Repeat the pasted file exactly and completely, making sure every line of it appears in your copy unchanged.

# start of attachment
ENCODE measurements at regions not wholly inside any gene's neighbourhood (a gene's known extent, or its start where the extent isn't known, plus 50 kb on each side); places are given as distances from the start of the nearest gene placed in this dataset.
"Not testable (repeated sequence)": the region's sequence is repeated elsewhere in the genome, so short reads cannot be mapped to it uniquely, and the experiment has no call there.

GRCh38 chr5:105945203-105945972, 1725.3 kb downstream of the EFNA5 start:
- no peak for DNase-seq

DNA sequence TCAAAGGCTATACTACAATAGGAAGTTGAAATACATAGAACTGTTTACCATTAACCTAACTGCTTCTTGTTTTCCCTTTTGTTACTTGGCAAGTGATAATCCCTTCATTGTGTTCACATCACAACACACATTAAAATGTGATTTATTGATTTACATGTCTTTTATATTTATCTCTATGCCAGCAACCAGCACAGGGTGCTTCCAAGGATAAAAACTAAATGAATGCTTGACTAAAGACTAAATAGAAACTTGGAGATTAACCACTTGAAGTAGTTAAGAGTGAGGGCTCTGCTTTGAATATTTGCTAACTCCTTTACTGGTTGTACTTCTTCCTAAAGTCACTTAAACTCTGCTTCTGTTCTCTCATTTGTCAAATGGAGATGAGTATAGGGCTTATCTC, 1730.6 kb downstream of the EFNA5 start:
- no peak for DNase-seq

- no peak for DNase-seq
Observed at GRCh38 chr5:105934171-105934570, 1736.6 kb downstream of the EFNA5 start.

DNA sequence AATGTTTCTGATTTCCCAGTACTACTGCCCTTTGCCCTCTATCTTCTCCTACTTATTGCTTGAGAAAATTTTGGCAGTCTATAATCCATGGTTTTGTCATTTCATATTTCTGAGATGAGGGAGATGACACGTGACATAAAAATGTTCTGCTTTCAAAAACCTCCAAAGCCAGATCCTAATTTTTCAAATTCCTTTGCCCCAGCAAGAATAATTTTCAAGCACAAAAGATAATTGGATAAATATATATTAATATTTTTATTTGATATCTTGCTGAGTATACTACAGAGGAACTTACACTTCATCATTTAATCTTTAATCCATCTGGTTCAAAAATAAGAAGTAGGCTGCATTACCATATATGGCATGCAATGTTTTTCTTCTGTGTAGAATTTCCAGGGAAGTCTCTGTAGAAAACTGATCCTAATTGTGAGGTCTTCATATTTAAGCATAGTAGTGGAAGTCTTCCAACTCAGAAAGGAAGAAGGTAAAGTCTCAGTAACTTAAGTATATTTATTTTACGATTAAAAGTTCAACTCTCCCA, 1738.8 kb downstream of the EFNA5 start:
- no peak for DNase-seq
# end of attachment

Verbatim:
ENCODE measurements at regions not wholly inside any gene's neighbourhood (a gene's known extent, or its start where the extent isn't known, plus 50 kb on each side); places are given as distances from the start of the nearest gene placed in this dataset.
"Not testable (repeated sequence)": the region's sequence is repeated elsewhere in the genome, so short reads cannot be mapped to it uniquely, and the experiment has no call there.

GRCh38 chr5:105945203-105945972, 1725.3 kb downstream of the EFNA5 start:
- no peak for DNase-seq

DNA sequence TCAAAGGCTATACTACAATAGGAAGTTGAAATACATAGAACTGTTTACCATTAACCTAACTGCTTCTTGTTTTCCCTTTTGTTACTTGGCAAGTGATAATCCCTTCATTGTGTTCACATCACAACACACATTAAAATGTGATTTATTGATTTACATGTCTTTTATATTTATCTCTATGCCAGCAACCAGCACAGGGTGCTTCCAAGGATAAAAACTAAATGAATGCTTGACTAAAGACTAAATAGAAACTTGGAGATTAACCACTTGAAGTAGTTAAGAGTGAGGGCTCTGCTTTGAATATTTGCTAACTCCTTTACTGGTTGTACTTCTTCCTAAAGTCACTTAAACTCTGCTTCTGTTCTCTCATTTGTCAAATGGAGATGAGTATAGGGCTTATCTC, 1730.6 kb downstream of the EFNA5 start:
- no peak for DNase-seq

- no peak for DNase-seq
Observed at GRCh38 chr5:105934171-105934570, 1736.6 kb downstream of the EFNA5 start.

DNA sequence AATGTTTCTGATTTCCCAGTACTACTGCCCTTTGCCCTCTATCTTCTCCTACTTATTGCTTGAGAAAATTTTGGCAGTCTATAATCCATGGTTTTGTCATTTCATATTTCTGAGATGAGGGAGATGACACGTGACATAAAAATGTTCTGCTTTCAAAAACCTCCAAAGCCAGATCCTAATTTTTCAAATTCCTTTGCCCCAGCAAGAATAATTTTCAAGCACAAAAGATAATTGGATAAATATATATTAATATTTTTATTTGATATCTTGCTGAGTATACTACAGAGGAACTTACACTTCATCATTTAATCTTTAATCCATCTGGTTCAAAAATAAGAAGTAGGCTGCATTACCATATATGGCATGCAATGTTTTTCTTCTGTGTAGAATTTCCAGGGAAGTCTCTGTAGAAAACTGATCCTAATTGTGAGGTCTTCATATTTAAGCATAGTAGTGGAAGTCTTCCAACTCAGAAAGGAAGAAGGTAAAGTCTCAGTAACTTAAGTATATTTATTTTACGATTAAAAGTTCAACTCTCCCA, 1738.8 kb downstream of the EFNA5 start:
- no peak for DNase-seq